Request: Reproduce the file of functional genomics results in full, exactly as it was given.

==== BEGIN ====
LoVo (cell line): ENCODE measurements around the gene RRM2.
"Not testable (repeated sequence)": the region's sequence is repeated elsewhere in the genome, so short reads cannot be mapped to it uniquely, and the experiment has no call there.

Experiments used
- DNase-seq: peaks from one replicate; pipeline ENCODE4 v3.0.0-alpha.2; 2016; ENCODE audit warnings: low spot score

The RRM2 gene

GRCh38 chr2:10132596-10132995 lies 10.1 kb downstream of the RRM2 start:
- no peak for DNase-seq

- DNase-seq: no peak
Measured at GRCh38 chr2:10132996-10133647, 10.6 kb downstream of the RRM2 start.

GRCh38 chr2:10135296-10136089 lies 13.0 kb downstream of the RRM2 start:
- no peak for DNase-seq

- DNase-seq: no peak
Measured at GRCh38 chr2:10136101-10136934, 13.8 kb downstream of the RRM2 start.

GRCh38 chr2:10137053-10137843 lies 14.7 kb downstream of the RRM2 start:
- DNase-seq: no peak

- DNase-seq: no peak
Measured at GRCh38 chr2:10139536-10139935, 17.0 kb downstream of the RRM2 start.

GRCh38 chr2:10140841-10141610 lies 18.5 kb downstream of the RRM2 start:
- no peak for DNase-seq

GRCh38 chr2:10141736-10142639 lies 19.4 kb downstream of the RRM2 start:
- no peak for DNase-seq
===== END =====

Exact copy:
LoVo (cell line): ENCODE measurements around the gene RRM2.
"Not testable (repeated sequence)": the region's sequence is repeated elsewhere in the genome, so short reads cannot be mapped to it uniquely, and the experiment has no call there.

Experiments used
- DNase-seq: peaks from one replicate; pipeline ENCODE4 v3.0.0-alpha.2; 2016; ENCODE audit warnings: low spot score

The RRM2 gene

GRCh38 chr2:10132596-10132995 lies 10.1 kb downstream of the RRM2 start:
- no peak for DNase-seq

- DNase-seq: no peak
Measured at GRCh38 chr2:10132996-10133647, 10.6 kb downstream of the RRM2 start.

GRCh38 chr2:10135296-10136089 lies 13.0 kb downstream of the RRM2 start:
- no peak for DNase-seq

- DNase-seq: no peak
Measured at GRCh38 chr2:10136101-10136934, 13.8 kb downstream of the RRM2 start.

GRCh38 chr2:10137053-10137843 lies 14.7 kb downstream of the RRM2 start:
- DNase-seq: no peak

- DNase-seq: no peak
Measured at GRCh38 chr2:10139536-10139935, 17.0 kb downstream of the RRM2 start.

GRCh38 chr2:10140841-10141610 lies 18.5 kb downstream of the RRM2 start:
- no peak for DNase-seq

GRCh38 chr2:10141736-10142639 lies 19.4 kb downstream of the RRM2 start:
- no peak for DNase-seq